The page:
Start Rootfire Radio

powered by Spotify

Vinyl Giveaway: King Tubby Presents “The Roots Of Dub” and “Dub From The Roots” Vinyl LPs

Win a copy of King Tubby’s “The Roots Of Dub” and “Dub From The Roots” Vinyl LPs courtesy of Greensleeves Records in association with Grogon Music. Enter below.

The sound of dubs mixed by King Tubby (Osbourne Ruddock) in Jamaica in the early to mid-1970s has long been the stuff of legend in reggae. Those who take a deep dive into the origins of electronic dance music or hip-hop will inevitably confront this formidable legacy. Tubby is also a household name among recording engineers, regardless of genre, as his approach to his craft was genuinely groundbreaking, the idea that a vocal mix of a song was just the beginning of sonic possibilities, not the end goal.

Originally included on the dub compilation CD series Evolution Of Dub, Greensleeves Records in association with Gorgon Music has brought King Tubby Presents The Roots Of Dub and Dub From The Roots back to vinyl with fresh, newly mastered pressings.

“Nobody had ever heard remixing done to the extent that dub was deconstructing these vocals,” explains musicologist and Blood & Fire A&R man Steve Barrow. “That was Tubby’s genius. In a sense, King Tubby gave the world new ears to listen to music.”

From 1968-1975, Ruddock ruled one of the most revered soundsystems in Jamaica, Tubby’s Home Town Hi-Fi out of Waterhouse. It was sidelined by bullets in 1975, the year Dub From The Roots and the Roots of Dub were released. Tubby’s soundsystem is the most celebrated in the history of Jamaican music because of its power (heard for miles away), sonic quality (purportedly crystal clear), and armed with the most exclusive and exceptional music of the day (much of which was produced by Bunny Lee), usually mixed and cut to acetate (i.e. dubplate) by the exacting owner himself. Take all of that and add the pick of the litter of Kingston’s emcees to liven up the dances, and King Tubby’s Home Town Hi-Fi was the complete package.

Out of context, these nearly five-decade-old LPs might sound minimalist in 2023, but at the time of their release, these were the essence of soundsystem music that was dominating Jamaican dancehalls. Emcees like U Roy, I Roy, Big Youth, Jah Stitch, Prince Jazzbo, and a whole new generation used these riddims to hone their craft in the critical live setting of the dance. The mixes found on these records were the most sonically progressive coming out of Jamaica at the time. The handful of previous dub albums was barely more than instrumental versions with some basic processing and channel isolation.

The predominant rhythmic style of reggae in 1973-1974 was flying cymbal or fliers (epitomized by Johnny Clarke’s hit for Bunny Lee “None Shall Escape The Judgment”). According to Bunny Lee biographer Noel Hawkes, “Striker asked Soul Syndicate drummer Carlton ‘Santa’ Davis to build a new style of rhythm, ‘Santa, I want something that sound like it’s come from outer space!,’ based around the Philadelphia disco sound of an open and closed hi-hat.”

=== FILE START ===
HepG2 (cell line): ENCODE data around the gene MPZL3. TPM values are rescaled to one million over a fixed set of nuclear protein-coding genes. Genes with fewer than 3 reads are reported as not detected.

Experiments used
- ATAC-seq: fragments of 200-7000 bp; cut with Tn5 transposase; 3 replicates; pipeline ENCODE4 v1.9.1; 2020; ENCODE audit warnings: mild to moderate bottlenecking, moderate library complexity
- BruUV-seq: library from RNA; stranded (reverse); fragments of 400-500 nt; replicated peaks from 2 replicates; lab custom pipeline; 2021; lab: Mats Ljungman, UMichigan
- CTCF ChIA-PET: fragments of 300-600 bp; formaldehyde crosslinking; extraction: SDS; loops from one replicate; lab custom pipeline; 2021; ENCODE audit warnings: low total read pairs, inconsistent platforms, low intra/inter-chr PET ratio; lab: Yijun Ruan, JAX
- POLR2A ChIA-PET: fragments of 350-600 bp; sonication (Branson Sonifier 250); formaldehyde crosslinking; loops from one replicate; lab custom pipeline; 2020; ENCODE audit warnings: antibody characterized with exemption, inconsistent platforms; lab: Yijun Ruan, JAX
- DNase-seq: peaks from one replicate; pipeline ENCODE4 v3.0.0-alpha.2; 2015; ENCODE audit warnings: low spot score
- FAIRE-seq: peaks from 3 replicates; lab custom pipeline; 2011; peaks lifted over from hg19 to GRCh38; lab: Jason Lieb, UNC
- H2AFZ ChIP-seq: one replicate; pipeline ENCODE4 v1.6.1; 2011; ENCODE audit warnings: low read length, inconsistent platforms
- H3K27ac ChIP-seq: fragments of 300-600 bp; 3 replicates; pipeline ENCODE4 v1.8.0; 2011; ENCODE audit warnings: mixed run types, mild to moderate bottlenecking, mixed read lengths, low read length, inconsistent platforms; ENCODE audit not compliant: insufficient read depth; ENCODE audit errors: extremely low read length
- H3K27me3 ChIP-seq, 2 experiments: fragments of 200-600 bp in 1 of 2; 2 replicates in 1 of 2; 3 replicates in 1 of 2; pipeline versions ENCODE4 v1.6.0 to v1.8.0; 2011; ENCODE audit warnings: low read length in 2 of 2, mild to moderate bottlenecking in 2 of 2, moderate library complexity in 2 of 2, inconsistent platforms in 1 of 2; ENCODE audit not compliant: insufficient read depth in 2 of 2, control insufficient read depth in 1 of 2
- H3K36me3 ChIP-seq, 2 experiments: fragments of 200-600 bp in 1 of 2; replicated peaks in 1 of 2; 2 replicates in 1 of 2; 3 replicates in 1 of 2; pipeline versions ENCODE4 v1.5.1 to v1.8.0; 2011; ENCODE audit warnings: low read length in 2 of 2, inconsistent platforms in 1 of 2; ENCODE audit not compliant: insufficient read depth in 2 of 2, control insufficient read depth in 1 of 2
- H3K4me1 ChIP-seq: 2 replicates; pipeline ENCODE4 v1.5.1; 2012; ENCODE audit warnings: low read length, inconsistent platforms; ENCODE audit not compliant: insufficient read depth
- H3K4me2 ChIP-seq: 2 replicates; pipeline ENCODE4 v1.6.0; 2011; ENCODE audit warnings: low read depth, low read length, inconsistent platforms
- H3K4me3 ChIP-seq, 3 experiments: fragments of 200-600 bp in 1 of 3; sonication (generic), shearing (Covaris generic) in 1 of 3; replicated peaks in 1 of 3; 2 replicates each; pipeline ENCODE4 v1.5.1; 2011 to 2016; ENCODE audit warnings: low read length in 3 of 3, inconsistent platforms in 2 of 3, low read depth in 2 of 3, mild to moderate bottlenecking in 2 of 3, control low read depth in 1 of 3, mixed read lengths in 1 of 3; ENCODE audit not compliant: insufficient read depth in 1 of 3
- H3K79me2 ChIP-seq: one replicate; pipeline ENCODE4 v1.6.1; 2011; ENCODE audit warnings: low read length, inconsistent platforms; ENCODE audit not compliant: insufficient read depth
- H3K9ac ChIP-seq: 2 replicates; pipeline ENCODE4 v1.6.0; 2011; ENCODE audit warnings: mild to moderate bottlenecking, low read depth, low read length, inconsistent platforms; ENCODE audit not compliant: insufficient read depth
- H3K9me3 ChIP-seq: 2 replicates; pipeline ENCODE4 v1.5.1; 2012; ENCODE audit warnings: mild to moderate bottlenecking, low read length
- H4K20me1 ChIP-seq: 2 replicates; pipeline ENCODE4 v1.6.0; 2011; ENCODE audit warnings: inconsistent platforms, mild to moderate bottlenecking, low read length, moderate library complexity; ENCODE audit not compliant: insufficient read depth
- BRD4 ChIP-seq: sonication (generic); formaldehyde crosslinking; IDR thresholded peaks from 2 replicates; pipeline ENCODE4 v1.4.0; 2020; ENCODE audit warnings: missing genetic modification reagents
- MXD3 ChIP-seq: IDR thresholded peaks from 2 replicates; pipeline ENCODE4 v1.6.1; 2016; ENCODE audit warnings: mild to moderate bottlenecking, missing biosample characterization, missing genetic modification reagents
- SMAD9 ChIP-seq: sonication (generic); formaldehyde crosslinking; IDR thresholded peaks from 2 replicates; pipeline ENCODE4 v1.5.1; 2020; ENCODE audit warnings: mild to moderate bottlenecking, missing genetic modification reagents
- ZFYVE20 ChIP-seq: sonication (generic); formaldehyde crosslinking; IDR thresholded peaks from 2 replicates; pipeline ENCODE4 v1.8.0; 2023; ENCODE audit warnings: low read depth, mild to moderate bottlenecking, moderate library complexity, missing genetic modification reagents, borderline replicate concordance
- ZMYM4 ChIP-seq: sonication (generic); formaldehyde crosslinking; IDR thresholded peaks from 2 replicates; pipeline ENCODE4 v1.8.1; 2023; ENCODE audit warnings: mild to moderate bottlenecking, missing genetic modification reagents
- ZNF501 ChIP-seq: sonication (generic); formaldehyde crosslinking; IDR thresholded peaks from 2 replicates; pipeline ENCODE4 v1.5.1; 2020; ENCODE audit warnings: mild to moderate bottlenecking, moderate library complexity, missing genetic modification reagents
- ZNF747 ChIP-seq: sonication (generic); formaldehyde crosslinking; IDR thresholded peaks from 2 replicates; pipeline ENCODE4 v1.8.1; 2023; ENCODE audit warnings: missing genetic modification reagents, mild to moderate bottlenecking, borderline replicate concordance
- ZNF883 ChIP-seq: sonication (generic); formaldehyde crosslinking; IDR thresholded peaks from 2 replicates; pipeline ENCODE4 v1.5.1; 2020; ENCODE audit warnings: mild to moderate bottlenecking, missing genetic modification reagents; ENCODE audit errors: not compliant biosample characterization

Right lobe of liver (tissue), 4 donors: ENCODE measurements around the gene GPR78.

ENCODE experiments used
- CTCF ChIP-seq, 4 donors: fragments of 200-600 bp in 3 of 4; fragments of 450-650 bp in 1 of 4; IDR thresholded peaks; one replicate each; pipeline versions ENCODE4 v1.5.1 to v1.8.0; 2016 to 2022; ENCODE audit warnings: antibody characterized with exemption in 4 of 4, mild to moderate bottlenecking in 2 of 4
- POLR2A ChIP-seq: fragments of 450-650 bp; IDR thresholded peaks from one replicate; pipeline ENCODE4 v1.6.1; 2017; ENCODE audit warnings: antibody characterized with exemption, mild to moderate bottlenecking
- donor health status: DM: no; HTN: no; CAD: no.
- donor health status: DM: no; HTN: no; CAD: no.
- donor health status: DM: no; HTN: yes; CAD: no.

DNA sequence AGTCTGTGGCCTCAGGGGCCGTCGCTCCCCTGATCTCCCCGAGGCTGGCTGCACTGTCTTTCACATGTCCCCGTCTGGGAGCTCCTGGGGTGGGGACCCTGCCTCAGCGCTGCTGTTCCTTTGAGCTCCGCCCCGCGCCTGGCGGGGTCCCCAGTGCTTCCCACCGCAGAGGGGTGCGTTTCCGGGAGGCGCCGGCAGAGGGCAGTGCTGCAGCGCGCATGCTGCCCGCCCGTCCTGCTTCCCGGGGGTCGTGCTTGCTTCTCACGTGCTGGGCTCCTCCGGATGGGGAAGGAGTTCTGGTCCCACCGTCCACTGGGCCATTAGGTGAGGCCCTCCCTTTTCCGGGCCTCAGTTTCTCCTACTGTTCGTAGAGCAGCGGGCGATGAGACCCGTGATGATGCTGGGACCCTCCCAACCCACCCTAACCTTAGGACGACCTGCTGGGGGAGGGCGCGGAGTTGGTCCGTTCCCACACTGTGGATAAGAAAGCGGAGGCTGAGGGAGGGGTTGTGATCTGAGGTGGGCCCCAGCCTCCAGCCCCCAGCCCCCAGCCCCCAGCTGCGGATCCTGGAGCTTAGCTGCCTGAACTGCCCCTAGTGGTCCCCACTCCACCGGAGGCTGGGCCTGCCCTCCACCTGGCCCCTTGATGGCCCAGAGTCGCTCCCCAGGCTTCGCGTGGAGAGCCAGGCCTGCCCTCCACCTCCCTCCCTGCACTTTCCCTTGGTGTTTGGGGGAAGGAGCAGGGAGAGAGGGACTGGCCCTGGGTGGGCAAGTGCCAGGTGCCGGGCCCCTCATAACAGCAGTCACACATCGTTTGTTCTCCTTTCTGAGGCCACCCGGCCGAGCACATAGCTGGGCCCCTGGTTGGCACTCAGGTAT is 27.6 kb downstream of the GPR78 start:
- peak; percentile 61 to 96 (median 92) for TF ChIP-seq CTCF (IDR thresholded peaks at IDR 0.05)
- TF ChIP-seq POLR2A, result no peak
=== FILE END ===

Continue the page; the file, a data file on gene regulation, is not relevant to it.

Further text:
These two albums are quintessential fliers dub albums. Mixed from material voiced for Lee’s now iconic stable of artists, The Roots Of Dub reflectively holds a selection of riddims first touched by Cornel Campbell, Johnny Clarke, and Linval Thompson but in many cases compositionally originating from Studio One, Treasure Isle, or High Note. Dub From The Roots draws on tracks voiced by John Holt, Johnny Clarke, Jackie Edwards, and Horace Andy, among others.

Largely instrumental, the voices are almost entirely washed away in the sea of phasing, high-pass filtering, echo, and reverb (the core menu of dub effects). These mixes also set the standard for when and how to isolate the four respective channels of the mix into their constituent parts (rhythm, drums, bass, horns, and vocals) and then recombine, refocus, and explore new sonic possibilities.

Ever present and highly celebrated in these dubs is the loping bass of Familyman Barrett, Fully Fullwood, and a young Robbie Shakespeare. These mixes only hint at the impact the music would have had when unleashed via the epic soundscape of Tubby’s Home Town Hi-Fi or the hundreds of smaller sounds proliferating at the time.

Ruddock was murdered in 1989 at age 48, cutting short a career that was coming into a new creative phase in the digital era. His loss set the stage for a critical reconsideration in the 1990s that has given him First Citizen status in the history of soundsystem culture, now a globally recognized and influential phenomenon in popular music.

—Carter Van Pelt, April 2023



Contest ends Friday June 9th @ 11:59 pm PT.

Winner will be notified via email from [email protected]. Greensleeves Records will ship to addresses across the globe. Winner may be responsible for import duties in your country if applicable.

Vinyl Giveaway: King Tubby Presents “The Roots Of Dub” and “Dub From The Roots” Vinyl LP’s

0 0 votes
Article Rating
Born and raised in the Gateway to the West, it was a cross-country road trip to Cali Roots 2018 with two of his buddies where Braden first discovered his love for reggae and the music industry. After completing the Entertainment Management program at Missouri State University, he began interning at Rootfire in 2021 and now assists with playlists, giveaways, editorial and more.

Tagged as:

Leave a Reply

Inline Feedbacks
View all comments
Would love your thoughts, please comment.x